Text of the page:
UN ends half a century of silence on Kashmir
The United Nations (UN) has ended its long silence on Kashmir and has quietly increased pressure on India in recent months, diplomats and human rights activists say.
They said India was criticized at the opening of the 35th session of UN Human Rights Council in Geneva on Tuesday.
This happened for the third consecutive session of the Council, and diplomats and human rights defenders say this is unprecedented, they said, adding: “The coming days indicate New Delhi could face more international diplomatic challenges on Kashmir.”
“We continue to receive reports of increasing violence, civilian casualties, curfews and website blackouts” in Kashmir,” said UN High Commissioner for Human Rights, Zeid Ra’ad Al-Hussein, in his Opening Statement at the start of the 35th session of UNHRC.
The opening statements by the UN human rights chief highlights issues that deserve top international attention. For decades, Kashmir slipped out of the list and was forgotten. But starting in September 2016, Kashmir made a surprise return to the UN human rights agenda. Al-Hussein delivered a comprehensive speech at the start of the session, tackling issues as diverse as ISIS, Syria, Israel, Iran and Cuba.
UN’s top rights chief raised Kashmir in his policy statements in September, March and now in June.
The inclusion of Kashmir in the list of top world conflicts that require urgent international attention led to immediate reactions from state diplomatic missions and international NGOs participating in the UNHRC session.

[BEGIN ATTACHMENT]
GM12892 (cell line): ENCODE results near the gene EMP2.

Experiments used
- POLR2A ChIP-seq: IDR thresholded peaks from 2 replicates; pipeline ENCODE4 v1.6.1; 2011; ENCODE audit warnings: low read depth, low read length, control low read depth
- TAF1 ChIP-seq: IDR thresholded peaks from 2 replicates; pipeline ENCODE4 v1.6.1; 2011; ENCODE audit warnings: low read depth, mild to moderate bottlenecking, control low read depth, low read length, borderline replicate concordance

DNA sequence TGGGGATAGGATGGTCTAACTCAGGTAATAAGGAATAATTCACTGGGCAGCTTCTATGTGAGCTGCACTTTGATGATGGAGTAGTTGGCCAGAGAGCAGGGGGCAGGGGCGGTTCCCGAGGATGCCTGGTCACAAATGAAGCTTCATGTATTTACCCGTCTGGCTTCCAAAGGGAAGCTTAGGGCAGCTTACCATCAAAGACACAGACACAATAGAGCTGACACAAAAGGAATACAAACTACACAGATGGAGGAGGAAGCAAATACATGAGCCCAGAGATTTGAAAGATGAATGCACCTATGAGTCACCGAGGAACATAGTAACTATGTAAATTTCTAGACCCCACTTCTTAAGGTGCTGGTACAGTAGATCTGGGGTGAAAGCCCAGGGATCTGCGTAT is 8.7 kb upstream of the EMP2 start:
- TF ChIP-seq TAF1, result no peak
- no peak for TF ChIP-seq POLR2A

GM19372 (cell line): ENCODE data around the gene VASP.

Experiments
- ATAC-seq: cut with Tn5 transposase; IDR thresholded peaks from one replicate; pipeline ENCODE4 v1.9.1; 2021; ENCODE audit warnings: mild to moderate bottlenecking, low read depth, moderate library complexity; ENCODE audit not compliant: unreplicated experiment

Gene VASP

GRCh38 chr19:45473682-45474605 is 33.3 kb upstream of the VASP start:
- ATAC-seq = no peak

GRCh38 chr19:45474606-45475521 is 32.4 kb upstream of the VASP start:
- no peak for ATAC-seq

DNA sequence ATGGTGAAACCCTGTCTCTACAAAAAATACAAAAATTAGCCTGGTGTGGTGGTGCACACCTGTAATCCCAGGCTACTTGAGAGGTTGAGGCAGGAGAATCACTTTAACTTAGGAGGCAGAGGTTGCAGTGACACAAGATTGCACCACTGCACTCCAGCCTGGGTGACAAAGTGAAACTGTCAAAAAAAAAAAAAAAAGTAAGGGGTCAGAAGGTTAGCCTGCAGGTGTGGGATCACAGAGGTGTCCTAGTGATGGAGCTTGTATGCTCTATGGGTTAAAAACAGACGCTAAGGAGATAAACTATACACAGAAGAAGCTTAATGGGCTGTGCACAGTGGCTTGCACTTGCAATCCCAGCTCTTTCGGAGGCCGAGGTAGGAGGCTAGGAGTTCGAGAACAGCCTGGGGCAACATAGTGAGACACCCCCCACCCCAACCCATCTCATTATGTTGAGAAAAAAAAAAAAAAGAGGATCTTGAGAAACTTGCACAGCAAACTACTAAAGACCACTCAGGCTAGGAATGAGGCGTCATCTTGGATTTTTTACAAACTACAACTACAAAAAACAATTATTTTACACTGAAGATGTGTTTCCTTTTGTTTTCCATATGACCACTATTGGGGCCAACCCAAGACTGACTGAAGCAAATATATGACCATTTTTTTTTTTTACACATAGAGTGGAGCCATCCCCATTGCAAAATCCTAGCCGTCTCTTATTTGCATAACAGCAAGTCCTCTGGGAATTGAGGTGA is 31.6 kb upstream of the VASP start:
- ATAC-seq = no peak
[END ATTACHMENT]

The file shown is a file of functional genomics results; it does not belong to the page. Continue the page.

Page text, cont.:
“It is a major development when Kashmir gets mentioned in the policy statement of top UN official for third time in a row,” said Altaf Hussain Wani, leader of the Kashmir Delegation to UNHRC.
The Kashmir Delegation includes Kashmiris from Indian and Pak administered Kashmirs, and Pakistan, which is home to the largest population of Kashmiris outside the conflict zone.
Syed Faiz Naqshbani, a human rights defender attending the UN session, who belongs to Indian administered Kashmir, said that mentioning Kashmir at the top UN rights forum three times consecutively for the first time in decades points to major developments in coming days.
A Western diplomat, who preferred not mention his name because he was speaking informally, said developments inside Kashmir and at the UN could spell trouble for India.
“It is clear that India is unable to control the situation on the ground in Kashmir despite being a big county with a large army and security forces. The world community might have to step in to do what India and Pakistan are unable to do, which is to resolve the conflict,” he said.
An eight-member Kashmir Delegation is currently at the UN in Geneva. Beside Wani and Naqshbandi, the delegation consists of Sardar Amjad Yousef, Shamim Shawl, Hasan al-Banna, Shagufta Ashraf, and Ahmed Quraishi.